The gunman who held four people hostage during a 10-hour standoff with US police in Texas has been named by the FBI as Malik Faisal Akram.
He is a British national and Met counter terror officers are helping with the investigation.
Akram, 44, from Blackburn, took over a morning service at the Congregation Beth Israel, in Colleyville, on Saturday.
In a statement on Sunday, FBI special agent in charge Matthew DeSarno confirmed Akram was a British citizen and that “at this time there is no indication that other individuals are involved”.
A spokesperson for the Foreign Office said: “We are aware of the death of a British man in Texas and are in contact with the local authorities.”
Foreign Secretary Liz Truss condemned the incident.
She tweeted: “My thoughts are with the Jewish community and all those affected by the appalling act in Texas. We condemn this act of terrorism and anti-semitism.
“We stand with US in defending the rights and freedoms of our citizens against those who spread hate.”
Meanwhile the Met Police’s counter terrorism unit is working with US investigators.
In a statement issued by the Metropolitan Police, a Counter Terrorism Policing spokesperson said: “Officers from Counter Terrorism Policing are liaising with US authorities and colleagues from the FBI regarding the incident in Texas.”
Akram’s family released a statement apologising for his actions.
It said: “It is with great great sadness I will confirm my brother Faisal passed away in Texas, USA this morning.
“We are absolutely devastated as a family. We can’t say much now as [there] is an ongoing FBI investigation.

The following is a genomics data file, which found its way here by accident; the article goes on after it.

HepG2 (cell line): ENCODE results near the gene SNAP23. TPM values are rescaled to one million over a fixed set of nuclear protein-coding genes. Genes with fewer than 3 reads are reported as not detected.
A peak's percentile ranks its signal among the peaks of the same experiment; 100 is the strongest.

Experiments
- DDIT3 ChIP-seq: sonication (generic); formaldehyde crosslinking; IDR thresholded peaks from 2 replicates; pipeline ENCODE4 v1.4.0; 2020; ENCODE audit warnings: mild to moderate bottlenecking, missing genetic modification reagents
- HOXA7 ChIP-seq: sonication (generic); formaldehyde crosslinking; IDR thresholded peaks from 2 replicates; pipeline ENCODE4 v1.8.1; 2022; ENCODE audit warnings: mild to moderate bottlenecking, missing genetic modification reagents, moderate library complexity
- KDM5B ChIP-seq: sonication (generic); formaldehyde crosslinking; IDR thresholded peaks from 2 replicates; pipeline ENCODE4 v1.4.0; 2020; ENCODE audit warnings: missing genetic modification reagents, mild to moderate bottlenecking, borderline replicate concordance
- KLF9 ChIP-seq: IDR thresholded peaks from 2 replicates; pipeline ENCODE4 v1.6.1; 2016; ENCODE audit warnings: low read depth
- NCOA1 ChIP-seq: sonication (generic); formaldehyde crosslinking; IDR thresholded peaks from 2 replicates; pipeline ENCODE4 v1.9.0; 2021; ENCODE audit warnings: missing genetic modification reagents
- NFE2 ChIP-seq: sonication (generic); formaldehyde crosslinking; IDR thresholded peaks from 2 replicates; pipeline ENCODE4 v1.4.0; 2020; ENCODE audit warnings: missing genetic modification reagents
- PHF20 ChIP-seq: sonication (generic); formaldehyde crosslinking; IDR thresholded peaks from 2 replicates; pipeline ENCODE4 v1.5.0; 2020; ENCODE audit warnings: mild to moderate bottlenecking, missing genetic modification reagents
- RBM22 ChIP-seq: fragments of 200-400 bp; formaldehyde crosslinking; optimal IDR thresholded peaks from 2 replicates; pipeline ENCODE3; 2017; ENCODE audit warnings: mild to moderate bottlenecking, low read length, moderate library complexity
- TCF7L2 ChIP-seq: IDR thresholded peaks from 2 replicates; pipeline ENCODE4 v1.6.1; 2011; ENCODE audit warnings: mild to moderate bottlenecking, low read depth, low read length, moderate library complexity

“We would like to say that we as a family do not condone any of his actions and would like to sincerely apologise wholeheartedly to all the victims involved in the unfortunate incident.”
The statement goes on to say that the suspect “was suffering from mental health issues,” but the family was certain he would not harm the hostages.
The family went on to condemn any act of violence based on religion.
“We would also like to add that any attack on any human being be it a Jew, Christian or Muslim is wrong and should always be condemned.”
One hostage was released during the standoff while three others got out at about 9pm when an FBI SWAT team entered the building.
Explosions and gunfire could be heard before the incident ended.
US President Joe Biden condemned the attack as an act of terror and said that he did not have all the details but it was believed Akram had “got the weapons on the street”, adding: “He purchased them when he landed.”
He said there were “no bombs that we know of”, and that Akram is thought to have “spent the first night in a homeless shelter”.
FBI special agent in charge Matt DeSarno said they have been in contact with their legal attache offices in London and Israel.
He told reporters: “Our investigation will have global reach.”
Malik Faisal Akram was originally from Blackburn, Greater Manchester Police confirmed.
Assistant Chief Constable Dominic Scally, for Counter Terror Policing North West, said they are helping with the investigation being led by authorities in the US.